When an employer intends to monitor employees during working hours, any monitoring should be carried out in line with and subject to a written monitoring and surveillance policy. Any monitoring should be proportionate and needs to be justified by the benefit that it brings to the employer.
Many employers make some checks on the quantity and quality of work produced by their staff for example, in counting the number of calls made on a daily or weekly basis. Such performance monitoring is obviously different to checks on behaviour through automated and electronic means including telephone monitoring, CCTV cameras and email interception. All of these have the potential to be extremely intrusive.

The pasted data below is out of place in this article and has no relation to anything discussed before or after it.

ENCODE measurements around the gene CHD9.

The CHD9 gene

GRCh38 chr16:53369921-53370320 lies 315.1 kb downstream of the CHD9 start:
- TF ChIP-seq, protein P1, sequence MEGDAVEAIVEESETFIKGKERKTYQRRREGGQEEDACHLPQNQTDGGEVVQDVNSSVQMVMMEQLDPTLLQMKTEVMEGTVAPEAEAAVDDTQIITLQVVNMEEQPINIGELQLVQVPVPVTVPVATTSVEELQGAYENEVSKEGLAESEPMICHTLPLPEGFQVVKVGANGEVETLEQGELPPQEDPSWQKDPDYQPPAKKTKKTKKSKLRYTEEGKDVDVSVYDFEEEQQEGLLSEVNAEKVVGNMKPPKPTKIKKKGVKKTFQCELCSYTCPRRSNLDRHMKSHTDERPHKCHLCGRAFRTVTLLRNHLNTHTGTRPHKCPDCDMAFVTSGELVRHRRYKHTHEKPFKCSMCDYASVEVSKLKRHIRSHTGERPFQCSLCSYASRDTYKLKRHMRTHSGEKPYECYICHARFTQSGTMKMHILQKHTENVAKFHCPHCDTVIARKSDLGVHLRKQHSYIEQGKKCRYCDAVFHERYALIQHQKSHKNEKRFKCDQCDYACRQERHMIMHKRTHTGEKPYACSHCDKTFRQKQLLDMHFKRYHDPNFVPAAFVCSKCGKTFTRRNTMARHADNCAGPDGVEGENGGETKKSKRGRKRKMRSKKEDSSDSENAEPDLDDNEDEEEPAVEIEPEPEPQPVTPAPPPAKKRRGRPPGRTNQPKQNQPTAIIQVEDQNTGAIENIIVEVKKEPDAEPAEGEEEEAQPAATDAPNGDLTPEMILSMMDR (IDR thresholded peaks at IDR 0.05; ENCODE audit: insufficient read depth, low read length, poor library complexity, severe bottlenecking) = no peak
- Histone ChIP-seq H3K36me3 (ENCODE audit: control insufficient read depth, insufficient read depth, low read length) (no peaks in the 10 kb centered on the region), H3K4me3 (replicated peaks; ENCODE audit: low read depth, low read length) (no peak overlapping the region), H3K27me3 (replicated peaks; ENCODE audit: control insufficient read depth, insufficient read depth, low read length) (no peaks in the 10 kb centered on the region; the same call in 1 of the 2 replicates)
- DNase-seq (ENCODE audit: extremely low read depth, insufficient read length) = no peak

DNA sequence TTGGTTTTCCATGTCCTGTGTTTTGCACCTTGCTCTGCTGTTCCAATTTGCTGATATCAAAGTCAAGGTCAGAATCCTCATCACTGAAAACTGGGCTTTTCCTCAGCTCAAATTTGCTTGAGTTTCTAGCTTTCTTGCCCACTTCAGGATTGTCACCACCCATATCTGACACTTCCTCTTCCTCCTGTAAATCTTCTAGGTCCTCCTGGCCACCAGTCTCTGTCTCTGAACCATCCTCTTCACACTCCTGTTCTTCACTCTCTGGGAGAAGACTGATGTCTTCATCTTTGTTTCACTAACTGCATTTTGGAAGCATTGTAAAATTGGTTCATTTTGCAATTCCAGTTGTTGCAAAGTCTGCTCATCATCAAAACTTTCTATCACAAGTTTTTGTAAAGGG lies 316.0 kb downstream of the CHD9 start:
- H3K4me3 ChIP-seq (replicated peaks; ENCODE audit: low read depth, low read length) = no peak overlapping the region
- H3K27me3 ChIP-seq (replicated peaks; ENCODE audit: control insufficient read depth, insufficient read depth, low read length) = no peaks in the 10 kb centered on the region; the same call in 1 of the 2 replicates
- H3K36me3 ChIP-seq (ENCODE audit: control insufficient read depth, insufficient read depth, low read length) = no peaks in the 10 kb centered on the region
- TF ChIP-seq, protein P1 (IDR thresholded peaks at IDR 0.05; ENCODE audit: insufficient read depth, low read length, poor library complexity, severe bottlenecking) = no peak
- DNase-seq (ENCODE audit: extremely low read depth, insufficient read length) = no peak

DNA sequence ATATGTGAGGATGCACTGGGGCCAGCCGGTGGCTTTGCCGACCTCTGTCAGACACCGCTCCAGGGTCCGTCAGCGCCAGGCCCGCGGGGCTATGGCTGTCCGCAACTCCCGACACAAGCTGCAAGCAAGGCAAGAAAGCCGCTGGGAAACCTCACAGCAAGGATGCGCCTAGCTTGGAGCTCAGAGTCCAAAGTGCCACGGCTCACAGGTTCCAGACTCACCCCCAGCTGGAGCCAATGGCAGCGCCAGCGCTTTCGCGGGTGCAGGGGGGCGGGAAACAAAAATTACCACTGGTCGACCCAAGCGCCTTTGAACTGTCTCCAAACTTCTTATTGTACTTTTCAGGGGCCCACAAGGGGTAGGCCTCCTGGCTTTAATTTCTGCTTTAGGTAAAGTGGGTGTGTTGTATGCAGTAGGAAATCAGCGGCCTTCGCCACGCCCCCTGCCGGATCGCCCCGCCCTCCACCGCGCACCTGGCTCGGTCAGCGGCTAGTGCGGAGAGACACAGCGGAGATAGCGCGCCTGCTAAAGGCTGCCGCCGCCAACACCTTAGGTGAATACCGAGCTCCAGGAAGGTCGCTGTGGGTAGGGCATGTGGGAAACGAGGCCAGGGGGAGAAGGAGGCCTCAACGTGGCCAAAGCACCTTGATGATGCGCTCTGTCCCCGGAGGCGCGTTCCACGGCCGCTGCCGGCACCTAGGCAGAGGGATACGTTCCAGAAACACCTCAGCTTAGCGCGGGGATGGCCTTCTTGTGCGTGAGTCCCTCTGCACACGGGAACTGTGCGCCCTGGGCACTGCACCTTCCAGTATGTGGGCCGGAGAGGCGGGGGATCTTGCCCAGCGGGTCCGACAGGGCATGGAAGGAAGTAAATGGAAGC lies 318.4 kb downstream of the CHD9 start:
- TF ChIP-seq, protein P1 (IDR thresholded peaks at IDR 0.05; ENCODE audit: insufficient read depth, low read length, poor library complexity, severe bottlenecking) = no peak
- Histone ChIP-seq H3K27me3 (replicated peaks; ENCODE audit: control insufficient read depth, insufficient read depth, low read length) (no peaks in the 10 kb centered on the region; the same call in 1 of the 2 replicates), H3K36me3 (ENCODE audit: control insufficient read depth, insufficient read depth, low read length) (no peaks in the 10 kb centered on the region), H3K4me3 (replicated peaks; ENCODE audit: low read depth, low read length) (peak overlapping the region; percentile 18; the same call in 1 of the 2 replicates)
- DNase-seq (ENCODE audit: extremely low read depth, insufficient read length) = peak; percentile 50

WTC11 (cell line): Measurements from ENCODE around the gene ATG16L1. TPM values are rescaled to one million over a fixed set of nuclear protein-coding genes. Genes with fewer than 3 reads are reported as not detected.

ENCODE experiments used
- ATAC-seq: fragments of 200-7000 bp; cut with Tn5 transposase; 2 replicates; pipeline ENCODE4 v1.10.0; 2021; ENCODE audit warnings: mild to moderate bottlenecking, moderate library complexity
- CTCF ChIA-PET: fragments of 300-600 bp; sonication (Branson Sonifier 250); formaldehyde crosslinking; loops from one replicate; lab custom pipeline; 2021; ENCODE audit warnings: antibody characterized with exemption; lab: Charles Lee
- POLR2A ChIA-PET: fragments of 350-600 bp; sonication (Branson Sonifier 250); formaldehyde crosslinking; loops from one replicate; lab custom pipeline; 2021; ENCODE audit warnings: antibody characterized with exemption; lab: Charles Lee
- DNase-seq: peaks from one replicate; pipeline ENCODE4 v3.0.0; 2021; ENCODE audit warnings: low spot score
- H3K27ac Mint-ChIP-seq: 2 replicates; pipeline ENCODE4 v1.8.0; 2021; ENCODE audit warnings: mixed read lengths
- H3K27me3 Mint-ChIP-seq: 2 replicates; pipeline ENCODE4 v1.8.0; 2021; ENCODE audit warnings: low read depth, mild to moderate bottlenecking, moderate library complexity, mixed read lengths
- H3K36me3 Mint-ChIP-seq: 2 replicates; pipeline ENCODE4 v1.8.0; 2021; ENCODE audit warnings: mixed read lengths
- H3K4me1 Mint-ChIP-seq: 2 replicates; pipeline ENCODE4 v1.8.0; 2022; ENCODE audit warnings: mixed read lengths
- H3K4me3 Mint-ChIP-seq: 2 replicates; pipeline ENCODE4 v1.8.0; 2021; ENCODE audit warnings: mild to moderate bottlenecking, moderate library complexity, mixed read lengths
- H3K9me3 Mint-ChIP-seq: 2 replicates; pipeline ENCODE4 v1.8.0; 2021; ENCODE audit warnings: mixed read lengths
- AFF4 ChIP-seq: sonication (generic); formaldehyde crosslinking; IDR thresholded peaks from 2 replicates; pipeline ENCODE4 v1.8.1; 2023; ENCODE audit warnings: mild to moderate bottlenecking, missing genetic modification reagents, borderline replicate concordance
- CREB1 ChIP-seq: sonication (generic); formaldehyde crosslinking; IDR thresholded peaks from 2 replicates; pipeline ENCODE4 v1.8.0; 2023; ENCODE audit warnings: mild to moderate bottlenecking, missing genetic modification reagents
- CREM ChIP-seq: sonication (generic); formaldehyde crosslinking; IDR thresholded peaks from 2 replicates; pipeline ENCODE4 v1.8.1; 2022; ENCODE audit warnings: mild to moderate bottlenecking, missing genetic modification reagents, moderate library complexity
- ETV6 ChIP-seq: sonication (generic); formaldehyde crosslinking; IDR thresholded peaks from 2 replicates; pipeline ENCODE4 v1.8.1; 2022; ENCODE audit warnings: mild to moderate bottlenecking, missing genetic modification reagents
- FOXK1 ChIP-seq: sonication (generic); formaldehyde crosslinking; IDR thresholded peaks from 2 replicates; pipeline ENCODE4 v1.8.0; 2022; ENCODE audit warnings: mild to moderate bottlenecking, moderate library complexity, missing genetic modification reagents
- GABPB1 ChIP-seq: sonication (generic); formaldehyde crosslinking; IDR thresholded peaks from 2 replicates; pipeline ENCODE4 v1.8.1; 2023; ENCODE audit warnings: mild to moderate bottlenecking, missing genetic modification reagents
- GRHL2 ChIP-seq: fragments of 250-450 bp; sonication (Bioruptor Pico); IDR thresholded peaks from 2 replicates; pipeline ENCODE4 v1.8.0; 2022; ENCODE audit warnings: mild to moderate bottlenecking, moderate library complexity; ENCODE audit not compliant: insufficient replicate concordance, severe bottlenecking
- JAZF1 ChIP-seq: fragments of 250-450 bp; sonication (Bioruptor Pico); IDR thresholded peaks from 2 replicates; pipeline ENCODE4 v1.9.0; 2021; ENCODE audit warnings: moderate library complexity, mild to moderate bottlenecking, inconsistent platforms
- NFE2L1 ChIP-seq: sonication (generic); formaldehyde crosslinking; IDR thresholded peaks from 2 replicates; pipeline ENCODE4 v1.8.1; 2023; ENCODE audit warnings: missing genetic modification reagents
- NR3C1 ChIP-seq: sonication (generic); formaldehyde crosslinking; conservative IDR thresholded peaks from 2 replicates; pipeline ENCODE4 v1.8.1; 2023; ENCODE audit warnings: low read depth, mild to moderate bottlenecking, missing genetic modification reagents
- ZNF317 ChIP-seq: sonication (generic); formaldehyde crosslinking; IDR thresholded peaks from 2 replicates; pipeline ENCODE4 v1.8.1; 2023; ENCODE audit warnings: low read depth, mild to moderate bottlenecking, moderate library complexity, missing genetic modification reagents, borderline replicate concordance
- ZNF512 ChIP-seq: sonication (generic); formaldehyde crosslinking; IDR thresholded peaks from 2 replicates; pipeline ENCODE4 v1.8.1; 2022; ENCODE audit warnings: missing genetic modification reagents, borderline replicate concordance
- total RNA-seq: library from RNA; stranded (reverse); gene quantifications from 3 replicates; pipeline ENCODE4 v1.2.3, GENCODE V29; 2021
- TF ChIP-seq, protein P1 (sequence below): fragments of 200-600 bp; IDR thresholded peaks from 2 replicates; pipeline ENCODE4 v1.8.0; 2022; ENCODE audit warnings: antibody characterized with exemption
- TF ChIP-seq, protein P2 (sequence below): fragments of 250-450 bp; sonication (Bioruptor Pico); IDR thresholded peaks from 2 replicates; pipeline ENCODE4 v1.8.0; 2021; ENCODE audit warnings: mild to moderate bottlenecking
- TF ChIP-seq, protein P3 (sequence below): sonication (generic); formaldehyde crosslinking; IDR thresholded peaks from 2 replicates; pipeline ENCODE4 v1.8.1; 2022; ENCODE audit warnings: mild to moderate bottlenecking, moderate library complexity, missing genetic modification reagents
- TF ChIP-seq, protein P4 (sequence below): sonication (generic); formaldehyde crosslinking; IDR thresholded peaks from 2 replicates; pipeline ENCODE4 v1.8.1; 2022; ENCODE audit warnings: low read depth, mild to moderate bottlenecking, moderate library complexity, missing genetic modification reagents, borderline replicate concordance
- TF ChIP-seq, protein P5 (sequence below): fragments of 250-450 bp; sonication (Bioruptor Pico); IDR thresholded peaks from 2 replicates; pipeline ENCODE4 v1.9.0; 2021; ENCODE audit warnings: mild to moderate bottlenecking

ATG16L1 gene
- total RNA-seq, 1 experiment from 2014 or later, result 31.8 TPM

Employees have legitimate expectations to a degree of privacy at work as well as to keeping their personal lives private. Any adverse impact on these expectations as a result of any monitoring must therefore be fully justified. Employers should carry out a formal or informal impact assessment to help them decide if and how to carry out any monitoring.
As examples of good practice, employers should: